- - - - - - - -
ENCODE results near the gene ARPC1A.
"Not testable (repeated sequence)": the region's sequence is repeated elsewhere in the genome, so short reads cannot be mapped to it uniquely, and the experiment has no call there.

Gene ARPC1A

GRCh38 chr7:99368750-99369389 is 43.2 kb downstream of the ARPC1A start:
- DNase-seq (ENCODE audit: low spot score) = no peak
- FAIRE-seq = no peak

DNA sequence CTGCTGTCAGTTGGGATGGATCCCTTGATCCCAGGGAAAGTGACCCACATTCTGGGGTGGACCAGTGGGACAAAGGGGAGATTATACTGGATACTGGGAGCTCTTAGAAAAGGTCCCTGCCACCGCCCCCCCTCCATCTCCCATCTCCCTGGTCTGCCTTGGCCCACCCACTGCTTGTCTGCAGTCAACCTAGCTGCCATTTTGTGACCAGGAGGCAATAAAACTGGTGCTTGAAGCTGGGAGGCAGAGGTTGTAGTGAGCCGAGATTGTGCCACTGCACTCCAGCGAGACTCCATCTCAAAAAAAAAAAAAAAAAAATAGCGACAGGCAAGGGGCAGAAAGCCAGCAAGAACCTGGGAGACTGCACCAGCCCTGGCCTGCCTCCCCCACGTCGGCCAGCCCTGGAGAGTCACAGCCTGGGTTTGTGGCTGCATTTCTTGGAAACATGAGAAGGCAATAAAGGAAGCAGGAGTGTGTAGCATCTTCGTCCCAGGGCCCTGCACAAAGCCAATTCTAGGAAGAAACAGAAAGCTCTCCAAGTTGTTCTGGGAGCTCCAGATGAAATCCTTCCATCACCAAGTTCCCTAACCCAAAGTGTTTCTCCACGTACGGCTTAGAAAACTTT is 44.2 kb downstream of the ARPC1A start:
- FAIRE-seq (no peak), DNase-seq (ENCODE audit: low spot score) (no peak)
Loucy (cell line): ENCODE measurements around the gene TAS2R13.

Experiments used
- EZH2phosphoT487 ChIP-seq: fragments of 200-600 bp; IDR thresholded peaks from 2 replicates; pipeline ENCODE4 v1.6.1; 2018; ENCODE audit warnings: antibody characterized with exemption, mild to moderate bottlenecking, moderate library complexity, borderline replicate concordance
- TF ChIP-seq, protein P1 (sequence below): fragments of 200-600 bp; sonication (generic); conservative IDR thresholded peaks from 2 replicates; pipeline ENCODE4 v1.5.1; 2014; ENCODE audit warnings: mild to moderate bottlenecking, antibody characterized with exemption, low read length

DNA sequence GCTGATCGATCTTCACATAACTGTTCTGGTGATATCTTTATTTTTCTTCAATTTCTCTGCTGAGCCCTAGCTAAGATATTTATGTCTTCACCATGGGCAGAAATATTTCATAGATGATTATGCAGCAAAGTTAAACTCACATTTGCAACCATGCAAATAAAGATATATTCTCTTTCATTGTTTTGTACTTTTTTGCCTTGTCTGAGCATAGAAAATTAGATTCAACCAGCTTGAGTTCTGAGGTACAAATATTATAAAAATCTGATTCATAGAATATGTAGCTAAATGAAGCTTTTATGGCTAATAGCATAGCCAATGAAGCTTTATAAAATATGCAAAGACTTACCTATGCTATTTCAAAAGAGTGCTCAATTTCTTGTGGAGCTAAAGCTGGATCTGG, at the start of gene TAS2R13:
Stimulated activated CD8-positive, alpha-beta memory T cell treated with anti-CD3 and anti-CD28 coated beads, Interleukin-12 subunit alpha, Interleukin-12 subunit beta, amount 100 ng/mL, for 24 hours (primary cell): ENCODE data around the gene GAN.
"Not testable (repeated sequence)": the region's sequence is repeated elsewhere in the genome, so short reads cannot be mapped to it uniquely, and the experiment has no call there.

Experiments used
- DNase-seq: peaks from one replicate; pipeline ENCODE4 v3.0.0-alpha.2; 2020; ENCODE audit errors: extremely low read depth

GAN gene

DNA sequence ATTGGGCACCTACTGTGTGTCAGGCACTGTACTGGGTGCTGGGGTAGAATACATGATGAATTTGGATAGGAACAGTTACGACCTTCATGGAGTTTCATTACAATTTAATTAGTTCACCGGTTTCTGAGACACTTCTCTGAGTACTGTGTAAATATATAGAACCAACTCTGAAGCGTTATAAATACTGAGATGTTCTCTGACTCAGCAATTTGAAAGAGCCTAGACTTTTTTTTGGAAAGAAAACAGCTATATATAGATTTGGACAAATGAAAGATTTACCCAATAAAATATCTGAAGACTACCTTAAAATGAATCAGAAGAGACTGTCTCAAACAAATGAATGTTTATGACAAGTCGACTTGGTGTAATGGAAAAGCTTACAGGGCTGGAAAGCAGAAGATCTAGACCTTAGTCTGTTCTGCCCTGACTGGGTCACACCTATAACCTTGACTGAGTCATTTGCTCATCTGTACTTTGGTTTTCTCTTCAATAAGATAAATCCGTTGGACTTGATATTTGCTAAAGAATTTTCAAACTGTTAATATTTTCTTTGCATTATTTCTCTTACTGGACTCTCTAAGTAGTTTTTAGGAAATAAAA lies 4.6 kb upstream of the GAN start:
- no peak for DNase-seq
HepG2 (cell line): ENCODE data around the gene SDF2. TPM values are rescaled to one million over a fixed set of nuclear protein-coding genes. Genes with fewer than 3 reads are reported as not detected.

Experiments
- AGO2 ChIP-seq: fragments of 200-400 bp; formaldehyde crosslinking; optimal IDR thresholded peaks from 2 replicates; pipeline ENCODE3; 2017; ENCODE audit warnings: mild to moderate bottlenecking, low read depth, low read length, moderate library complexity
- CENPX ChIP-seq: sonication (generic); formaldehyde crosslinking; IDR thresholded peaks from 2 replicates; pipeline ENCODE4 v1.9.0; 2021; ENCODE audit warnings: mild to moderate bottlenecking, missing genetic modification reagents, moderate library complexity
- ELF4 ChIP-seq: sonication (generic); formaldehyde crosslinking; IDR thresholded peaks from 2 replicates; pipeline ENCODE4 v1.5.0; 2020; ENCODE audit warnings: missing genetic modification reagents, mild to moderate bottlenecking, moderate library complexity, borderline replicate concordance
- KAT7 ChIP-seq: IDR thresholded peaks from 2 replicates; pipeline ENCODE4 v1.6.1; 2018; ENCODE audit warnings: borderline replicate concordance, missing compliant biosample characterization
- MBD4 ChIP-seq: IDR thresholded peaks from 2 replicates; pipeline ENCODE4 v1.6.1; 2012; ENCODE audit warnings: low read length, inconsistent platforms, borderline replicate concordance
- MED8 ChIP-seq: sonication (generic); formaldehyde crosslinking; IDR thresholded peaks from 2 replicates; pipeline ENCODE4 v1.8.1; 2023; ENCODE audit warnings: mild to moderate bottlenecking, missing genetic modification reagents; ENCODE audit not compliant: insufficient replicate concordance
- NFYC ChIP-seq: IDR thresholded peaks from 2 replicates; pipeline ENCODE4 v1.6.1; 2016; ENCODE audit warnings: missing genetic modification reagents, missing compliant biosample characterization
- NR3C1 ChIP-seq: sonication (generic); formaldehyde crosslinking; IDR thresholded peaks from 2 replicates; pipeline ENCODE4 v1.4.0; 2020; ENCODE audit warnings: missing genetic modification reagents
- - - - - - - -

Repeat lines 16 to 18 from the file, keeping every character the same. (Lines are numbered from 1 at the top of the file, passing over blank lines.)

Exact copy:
Experiments used
- DNase-seq: peaks from one replicate; pipeline ENCODE4 v3.0.0-alpha.2; 2020; ENCODE audit errors: extremely low read depth

GAN gene